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Review: XCOM: Enemy Unknown
XCOM: Enemy Unknown Review
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One of the most dangerous things you can do in the games industry is take a beloved franchise from the 90s and “reboot” it. It’s nearly as dangerous as posting on a forum populated by “hardcore” gamers saying that you think Call of Duty is an innovative game. Preying on that nostalgia can often have damning effects and can potentially taint one’s childhood experiences causing a lot of outrage. I mean, when I play with my building blocks now it doesn’t have the same effect as it did when I was a child. After all, nobody wants their childhood sabotaged, right?

The truth is when the original XCOM came out I was nothing but a tadpole in my father’s nut sack…actually, that’s not strictly true. I was probably drinking cider in a park somewhere, so any childhood memories I have of XCOM are plagued by this hazy fog, thus I’m going in rather fresh. That said though, XCOM: Enemy Unknown is effectively an unknown entity as far as reboots go, as it not only nails what made XCOM so popular back in the day, but it does so by bringing the game into the 21st century.

For those blissfully unaware what the XCOM franchise is all about, it’s fairly simple: the world is under attack from an extra-terrestrial life-form and it’s your job to lead the XCOM defence force and sock it to the invading aliens, in turn saving the world. That’s doesn’t just mean controlling your units on the ground in various field-ops, that also means researching new technologies, building up your XCOM base, kitting out your elite soldiers, placing satellites around the world, coordinating your air vehicles to protect the skies and managing the operation’s finances, amongst other things.


"It's more fun than it looks. Honest."

The minute-to-minute gameplay sees you control a squad of up to six soldiers in a turn-based affair on the battlefield, partaking in a number of mission objectives, whether that’s saving VIPs and civilians, stopping bombs, salvaging shot down UFO wreckage, infiltrating alien bases or merely eradicating the alien presence from the streets of Earth. Think of it like a hyper aggressive form of chess, but with destructible cover and a whole host of spontaneous distractions. You move, they move. You take their pawns, they take your pawns. Or if you’re good enough, you take all of their pawns and they take none of your pawns. That’s the key to success in XCOM: Enemy Unknown.

Your squad is essentially your lifeline in the game. It’s necessary that you have a good balance of different soldier types on the battlefield, from snipers and heavies, to assault and support classes, as they’ll often complement one another, but not just that, it’s essential that you keep them safe as XCOM: EU features perma-death for its main characters. So all those fancy abilities like ‘Double Tap’ for a sniper class that they can get when they reach the Colonel rank, they’ll be gone if they die. If they die, you have to rope in inexperienced rookies with fewer abilities and less health and such. There is definitely that sense of attachment with characters as a result, which is a powerful tool in keeping you on the edge of your seat and always concentrating throughout, lest you lose a good soldier that you've invested hours in building.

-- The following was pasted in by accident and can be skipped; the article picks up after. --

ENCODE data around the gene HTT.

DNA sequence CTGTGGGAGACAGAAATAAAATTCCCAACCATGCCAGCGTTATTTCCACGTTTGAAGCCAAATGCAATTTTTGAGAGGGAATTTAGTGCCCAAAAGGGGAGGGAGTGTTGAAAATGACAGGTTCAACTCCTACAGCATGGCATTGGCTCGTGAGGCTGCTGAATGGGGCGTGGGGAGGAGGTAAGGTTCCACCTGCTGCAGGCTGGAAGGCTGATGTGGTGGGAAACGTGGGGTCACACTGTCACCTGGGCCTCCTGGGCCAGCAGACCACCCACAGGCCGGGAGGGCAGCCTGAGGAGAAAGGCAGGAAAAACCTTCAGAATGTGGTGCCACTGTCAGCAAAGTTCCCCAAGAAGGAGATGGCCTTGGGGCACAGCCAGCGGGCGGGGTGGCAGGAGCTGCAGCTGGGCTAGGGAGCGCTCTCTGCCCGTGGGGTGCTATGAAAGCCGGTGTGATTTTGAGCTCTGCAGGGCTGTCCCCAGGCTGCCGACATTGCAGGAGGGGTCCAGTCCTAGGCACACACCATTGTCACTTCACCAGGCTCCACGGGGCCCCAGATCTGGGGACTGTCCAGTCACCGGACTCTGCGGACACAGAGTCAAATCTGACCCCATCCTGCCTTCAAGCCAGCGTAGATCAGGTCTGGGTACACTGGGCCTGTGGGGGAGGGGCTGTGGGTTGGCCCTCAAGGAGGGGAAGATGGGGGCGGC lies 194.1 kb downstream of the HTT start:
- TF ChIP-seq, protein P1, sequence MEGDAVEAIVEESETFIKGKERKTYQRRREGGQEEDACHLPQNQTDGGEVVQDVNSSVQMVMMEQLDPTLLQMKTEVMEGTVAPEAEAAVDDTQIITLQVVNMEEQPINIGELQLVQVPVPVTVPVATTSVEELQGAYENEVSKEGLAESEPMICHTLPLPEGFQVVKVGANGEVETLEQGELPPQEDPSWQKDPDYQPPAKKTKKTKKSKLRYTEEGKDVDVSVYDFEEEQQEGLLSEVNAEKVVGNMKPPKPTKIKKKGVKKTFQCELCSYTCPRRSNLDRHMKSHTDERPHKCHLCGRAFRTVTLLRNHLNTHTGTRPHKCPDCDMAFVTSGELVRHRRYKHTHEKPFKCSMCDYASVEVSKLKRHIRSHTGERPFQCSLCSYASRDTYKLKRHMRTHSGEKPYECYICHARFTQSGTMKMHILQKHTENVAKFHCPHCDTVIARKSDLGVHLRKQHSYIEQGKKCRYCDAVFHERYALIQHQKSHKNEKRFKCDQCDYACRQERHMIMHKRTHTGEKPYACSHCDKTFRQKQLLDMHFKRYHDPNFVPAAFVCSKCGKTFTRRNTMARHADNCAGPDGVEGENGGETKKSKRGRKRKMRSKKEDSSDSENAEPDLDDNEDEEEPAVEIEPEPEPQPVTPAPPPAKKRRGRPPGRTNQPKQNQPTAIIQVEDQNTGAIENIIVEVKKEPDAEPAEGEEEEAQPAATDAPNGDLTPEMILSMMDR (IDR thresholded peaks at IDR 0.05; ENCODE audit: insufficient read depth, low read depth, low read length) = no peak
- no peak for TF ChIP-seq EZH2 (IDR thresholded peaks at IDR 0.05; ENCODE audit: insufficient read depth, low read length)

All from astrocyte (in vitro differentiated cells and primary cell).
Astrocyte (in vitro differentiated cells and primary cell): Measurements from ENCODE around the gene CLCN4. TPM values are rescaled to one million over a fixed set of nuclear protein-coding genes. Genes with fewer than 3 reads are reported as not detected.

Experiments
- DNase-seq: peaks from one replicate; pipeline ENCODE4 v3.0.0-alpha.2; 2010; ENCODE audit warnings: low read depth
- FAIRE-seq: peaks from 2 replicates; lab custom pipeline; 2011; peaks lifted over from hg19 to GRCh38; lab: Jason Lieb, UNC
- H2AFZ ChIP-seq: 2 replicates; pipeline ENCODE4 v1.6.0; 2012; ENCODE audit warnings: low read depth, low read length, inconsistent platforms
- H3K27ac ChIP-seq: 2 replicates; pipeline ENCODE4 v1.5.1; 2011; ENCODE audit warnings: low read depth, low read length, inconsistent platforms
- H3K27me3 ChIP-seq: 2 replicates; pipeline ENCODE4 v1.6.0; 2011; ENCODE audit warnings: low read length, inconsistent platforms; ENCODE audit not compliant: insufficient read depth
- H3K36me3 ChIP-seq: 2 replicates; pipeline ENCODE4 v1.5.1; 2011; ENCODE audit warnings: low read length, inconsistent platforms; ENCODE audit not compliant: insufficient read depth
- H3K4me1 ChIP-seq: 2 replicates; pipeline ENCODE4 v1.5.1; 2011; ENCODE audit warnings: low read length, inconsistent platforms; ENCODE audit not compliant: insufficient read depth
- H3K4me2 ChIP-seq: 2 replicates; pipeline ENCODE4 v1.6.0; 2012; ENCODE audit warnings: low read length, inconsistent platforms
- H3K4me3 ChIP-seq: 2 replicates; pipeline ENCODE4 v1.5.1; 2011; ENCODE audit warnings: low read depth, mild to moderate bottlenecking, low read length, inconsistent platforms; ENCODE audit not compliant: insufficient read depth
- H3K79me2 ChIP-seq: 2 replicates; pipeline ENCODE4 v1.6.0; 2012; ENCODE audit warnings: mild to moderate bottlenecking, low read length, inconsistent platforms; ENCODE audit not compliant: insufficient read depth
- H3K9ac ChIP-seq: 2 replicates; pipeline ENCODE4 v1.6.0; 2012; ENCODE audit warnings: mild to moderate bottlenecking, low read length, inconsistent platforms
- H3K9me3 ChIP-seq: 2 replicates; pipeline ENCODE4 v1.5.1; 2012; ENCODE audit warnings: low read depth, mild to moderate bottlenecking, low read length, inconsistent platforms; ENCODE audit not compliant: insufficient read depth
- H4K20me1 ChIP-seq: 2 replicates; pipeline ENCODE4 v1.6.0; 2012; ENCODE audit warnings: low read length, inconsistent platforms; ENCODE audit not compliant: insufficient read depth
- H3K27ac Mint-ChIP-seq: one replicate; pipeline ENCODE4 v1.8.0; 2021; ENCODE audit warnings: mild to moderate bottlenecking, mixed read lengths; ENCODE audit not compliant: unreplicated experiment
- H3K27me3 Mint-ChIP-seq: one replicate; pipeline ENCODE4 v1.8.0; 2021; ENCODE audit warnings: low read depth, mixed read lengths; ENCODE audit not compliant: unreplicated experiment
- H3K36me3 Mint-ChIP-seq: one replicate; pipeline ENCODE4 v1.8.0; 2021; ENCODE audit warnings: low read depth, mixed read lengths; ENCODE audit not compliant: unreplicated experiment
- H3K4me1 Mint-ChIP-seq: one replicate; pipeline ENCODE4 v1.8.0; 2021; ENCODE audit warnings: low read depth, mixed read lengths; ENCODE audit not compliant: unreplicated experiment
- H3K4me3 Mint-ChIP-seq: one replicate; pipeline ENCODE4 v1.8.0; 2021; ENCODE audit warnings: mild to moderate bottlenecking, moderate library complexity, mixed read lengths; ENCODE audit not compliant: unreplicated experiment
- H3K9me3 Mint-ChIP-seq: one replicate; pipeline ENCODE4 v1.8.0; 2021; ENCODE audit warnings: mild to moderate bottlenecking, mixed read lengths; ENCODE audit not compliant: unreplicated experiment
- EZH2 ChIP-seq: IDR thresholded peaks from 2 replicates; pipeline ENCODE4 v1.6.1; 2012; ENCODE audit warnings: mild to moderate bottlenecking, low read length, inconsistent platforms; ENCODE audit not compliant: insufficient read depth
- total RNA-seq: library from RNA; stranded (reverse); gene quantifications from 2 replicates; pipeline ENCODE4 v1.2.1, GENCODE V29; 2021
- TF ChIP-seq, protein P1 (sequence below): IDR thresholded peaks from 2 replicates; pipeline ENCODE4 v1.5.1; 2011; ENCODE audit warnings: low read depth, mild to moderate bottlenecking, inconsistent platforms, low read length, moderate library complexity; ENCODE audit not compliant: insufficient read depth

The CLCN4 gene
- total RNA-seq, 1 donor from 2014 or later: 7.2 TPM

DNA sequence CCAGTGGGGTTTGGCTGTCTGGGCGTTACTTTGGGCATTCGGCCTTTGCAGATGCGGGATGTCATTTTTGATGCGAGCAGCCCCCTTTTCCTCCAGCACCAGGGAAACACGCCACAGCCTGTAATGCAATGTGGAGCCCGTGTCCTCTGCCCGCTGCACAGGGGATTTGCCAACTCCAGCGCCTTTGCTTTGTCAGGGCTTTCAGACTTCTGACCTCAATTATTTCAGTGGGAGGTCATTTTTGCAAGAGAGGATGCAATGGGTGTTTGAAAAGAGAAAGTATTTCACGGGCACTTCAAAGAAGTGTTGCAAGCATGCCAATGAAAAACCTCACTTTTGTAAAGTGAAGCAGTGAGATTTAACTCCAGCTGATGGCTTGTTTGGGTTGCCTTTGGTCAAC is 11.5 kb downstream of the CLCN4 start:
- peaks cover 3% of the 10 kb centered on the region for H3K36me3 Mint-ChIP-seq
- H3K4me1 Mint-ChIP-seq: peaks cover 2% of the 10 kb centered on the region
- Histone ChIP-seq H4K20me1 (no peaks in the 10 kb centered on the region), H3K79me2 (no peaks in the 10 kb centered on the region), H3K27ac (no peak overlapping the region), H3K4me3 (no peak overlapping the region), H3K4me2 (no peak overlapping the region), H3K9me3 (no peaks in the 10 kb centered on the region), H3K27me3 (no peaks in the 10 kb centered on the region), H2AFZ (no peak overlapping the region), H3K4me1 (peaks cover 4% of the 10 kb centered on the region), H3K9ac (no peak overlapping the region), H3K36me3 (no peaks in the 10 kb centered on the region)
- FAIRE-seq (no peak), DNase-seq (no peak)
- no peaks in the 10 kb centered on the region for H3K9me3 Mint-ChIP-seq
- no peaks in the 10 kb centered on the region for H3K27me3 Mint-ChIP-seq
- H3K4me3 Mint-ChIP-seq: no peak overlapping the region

Kitting your soldiers out with the best equipment is essential then. That will mean researching weapons and various other technologies from the XCOM base hub, then engineering them and equipping your soldiers with the best kit. Whether that’s medikits, stun guns to capture aliens, better weaponry, stronger armour or even quirky equipment like jetpacks, grappling hooks and combat stims. What you send your soldiers out into battle with will likely determine your success. Heck, you can even create mobile assault units to take into the battlefield as well if you wish, although they’re expensive and don’t rank up like the human counterparts. Later on in the game you’ll gain access to Psi-Ops too, meaning if you have a “gifted” soldier, they’ll be granted extra battlefield abilities like mind control and such.


"Time gentlemen, please!"

It’s not as easy as picking and choosing the best gear either as you’ll have to manage your finances and salvage enough materials from the battlefield to not only engineer them, but to research them too. When this money and equipment has to be spent on aircrafts to protect the airspace, satellites to monitor the skies and used for building new facilities in your hub as well, you have to invest wisely.

Balancing a good economy and protecting nations is at the forefront of XCOM’s strategy gameplay. If you don’t protect a country to a satisfactory level then be prepared for them to pull their finances and drop out of the XCOM programme. Managing the money coming in, the scientists and engineers you have on the roster, whether you have enough power to expand your XCOM hub and more, are all at the centre of XCOM’s strategy gameplay off the battlefield and chances are you’ll spend as much time here tinkering than you will fighting alien scum.